Stephanie Workman: “Children Are Your Best Critics”

Stephanie Workman

This is our third post in a series spotlighting authors who participated in the Portsmouth Literary Festival last fall. We’d like to introduce you to the amazing Stephanie Workman, author of the first in the Amazing Friends series of picture books.

Kid Lit Universe: What type of writing do you do?

Stephanie Workman: I write picture books. My first picture book Lucy’s Amazing Friend is about an eight-year-old girl named Lucy who befriends Daniel, a boy living with autism. It was inspired by my husband’s high school friendship with a classmate living with autism. I’m hoping to turn it into a series called Amazing Friends in which each book will be about a different character and the issue they are dealing with.

KLU: How did you get started writing children’s books?

SW: When I was a student at Emerson College I took a children’s writing class taught by children’s author Lisa Jahn-Clough. I learned that writing for children was much more of a challenge than I thought it would be and I absolutely loved it. I’m a wordy writer…my first drafts of any genre are always long. In that class, I learned how to “show and not tell” and that “less is more.” Telling a compelling story in thirty-two pages is harder than people think. I still struggle with it today.

KLU: What role has the kid lit community played in your writing career?

SW: I hate speaking in front of an audience, but I love reading books to children. I’ve had quite a few opportunities to participate in Children’s Author Fairs and have been able to read my story to groups of children. When you see how absorbed the children are in your story, you know you hit the nail on the head. Children are your best critics.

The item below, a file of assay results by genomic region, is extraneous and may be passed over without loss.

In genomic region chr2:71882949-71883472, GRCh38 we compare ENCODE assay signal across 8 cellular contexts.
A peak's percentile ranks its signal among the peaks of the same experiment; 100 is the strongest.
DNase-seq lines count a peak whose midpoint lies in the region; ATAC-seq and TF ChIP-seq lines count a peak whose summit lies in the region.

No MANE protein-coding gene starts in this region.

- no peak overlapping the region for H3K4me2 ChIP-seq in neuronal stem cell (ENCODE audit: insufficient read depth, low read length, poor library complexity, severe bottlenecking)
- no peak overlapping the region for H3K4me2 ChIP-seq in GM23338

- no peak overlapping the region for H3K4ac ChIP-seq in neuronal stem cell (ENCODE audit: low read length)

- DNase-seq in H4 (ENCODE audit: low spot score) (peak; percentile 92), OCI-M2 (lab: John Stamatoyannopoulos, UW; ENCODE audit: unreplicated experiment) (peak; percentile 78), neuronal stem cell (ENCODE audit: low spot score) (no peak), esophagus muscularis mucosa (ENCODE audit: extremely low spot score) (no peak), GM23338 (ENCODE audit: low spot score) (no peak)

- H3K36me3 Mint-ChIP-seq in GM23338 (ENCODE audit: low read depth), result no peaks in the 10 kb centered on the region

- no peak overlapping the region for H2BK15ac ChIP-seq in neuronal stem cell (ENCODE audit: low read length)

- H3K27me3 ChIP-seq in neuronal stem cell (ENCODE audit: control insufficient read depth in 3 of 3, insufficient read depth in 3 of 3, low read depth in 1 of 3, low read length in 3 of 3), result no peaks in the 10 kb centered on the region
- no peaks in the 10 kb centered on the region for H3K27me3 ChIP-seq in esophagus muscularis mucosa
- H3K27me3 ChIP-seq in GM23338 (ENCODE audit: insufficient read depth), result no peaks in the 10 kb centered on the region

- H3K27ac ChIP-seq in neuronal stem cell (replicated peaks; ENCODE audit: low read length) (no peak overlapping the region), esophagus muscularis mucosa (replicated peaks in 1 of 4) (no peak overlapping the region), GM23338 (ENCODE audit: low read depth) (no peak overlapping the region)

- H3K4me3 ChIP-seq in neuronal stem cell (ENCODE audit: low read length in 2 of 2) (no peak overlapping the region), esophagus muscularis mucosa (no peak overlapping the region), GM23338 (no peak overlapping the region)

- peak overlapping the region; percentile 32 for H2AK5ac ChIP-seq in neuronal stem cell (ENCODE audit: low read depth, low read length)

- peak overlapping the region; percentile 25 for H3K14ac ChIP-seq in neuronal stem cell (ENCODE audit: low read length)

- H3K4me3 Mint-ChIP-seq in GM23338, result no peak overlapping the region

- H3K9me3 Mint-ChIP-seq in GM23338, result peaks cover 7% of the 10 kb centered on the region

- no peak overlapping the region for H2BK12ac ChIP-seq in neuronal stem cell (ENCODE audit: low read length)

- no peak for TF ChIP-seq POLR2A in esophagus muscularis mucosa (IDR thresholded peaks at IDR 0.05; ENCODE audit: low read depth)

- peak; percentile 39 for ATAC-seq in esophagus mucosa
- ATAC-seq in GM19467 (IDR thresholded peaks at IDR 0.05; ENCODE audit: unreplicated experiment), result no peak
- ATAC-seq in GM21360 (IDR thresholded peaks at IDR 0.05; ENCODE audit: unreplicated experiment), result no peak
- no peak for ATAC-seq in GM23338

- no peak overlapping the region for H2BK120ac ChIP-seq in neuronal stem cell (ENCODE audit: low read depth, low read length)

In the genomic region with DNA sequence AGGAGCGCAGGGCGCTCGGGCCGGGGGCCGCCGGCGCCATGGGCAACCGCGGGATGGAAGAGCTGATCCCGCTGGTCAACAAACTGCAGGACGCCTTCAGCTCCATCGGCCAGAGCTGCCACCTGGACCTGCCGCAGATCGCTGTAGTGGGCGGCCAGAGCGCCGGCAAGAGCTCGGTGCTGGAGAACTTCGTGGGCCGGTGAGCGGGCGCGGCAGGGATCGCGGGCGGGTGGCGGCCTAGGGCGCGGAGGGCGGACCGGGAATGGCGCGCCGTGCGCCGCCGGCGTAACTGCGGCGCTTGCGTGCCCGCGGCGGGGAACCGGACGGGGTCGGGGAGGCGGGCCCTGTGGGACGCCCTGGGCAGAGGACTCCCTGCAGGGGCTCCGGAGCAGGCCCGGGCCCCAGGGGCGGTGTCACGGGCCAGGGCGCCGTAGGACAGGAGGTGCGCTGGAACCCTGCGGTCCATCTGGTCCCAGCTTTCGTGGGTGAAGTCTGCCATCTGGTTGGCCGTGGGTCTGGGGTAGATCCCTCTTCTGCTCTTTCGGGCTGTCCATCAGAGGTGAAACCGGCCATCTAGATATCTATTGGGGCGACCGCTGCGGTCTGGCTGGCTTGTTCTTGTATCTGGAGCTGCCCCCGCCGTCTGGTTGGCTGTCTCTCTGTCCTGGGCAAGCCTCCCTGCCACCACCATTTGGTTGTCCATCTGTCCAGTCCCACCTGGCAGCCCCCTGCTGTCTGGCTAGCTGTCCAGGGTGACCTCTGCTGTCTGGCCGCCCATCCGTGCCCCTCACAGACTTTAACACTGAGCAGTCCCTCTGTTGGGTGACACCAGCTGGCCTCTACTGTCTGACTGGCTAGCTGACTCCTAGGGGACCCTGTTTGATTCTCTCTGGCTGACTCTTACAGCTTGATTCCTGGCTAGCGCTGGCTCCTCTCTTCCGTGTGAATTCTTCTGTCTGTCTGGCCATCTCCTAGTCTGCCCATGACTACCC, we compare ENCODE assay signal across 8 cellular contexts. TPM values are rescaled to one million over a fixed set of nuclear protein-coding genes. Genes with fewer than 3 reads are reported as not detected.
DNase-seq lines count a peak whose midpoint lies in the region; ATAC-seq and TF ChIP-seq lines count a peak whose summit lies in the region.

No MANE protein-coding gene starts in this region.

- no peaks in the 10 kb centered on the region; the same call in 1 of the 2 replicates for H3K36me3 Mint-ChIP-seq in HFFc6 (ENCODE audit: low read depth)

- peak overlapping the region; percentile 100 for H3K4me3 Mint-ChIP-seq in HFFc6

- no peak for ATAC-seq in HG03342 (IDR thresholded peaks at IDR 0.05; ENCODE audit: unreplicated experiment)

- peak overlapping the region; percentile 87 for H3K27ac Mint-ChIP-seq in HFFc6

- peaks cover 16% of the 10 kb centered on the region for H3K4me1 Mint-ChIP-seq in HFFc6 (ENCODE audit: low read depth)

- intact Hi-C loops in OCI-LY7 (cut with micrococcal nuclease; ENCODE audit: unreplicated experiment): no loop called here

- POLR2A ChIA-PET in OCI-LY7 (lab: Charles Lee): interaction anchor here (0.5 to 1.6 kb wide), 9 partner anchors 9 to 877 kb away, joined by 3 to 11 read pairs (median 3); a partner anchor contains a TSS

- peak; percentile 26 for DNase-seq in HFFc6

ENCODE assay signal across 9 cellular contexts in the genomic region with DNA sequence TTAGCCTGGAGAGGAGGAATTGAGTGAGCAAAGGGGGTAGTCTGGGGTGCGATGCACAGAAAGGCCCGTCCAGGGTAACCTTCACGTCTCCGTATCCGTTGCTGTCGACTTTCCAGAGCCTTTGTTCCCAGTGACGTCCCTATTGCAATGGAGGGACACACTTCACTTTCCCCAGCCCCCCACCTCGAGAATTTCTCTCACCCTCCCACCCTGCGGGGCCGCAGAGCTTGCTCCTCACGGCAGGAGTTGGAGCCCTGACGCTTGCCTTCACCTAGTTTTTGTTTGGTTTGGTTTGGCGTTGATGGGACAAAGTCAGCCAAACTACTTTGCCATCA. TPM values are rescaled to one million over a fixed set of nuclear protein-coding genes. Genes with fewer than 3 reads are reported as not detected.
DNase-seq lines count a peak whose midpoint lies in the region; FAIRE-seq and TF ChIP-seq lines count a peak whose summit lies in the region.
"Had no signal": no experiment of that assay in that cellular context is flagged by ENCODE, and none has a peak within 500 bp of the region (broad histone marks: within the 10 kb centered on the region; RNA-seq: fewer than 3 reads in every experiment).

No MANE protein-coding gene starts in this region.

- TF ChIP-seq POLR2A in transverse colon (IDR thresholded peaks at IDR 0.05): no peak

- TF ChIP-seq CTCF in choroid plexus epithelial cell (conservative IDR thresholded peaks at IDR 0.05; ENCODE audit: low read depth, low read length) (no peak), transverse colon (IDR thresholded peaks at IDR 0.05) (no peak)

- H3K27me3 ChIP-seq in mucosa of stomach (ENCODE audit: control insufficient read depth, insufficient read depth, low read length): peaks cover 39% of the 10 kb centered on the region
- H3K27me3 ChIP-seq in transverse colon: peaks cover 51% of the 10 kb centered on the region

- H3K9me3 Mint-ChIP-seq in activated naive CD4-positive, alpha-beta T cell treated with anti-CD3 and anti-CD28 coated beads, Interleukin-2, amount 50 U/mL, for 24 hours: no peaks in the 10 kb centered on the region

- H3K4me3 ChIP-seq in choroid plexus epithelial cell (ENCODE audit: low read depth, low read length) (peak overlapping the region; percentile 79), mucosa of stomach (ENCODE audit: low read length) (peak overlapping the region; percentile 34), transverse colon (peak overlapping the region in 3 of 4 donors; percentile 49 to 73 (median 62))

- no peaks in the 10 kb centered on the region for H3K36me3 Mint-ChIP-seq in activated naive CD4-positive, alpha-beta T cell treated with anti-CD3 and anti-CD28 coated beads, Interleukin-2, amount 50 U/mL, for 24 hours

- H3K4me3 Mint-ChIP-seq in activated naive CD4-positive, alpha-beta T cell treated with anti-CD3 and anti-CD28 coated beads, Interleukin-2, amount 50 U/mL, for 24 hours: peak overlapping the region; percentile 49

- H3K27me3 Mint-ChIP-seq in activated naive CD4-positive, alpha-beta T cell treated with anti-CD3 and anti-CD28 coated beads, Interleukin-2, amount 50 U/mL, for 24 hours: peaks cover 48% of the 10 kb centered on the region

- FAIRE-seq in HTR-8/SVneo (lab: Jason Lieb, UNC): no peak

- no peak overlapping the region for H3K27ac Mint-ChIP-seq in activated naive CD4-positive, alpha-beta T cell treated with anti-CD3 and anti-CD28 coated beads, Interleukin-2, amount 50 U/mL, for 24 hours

KLU: Do you set a daily writing goal?

SW: I constantly set daily writing goals, and they never stick. I just started a new goal last week. Every day when I get home from work, I tell my husband not to bother me for a half hour, sit at my laptop, put in earplugs, set a timer for thirty minutes, and write. When the timer goes off, I’m done for the day.

KLU: What is your favorite children’s book?

SW: I was always one who preferred illustrations to photographs, but when I picked up The Remarkable Riderless Runaway Tricycle by Bruce McMillan I was mesmerized by the black and white photos that went along with the story. A red tricycle rolls back by itself to its owner after his parents threw it out. It gave me the chills and was both creepy and awesome at the same time. McMillan is from Maine and as a bonus, you can even spot George Bush’s house in one of the photos.

KLU: What are you working on now?

SW: My agent, Amaryah Orenstein of GO Literary Agency, recently helped me edit a story called Where Are You Baby Bear? The story shows that it doesn’t matter how a family is formed, it’s the love you have for one another that matters most. Next step is a book deal. Fingers crossed.

Check out Stephanie’s book:


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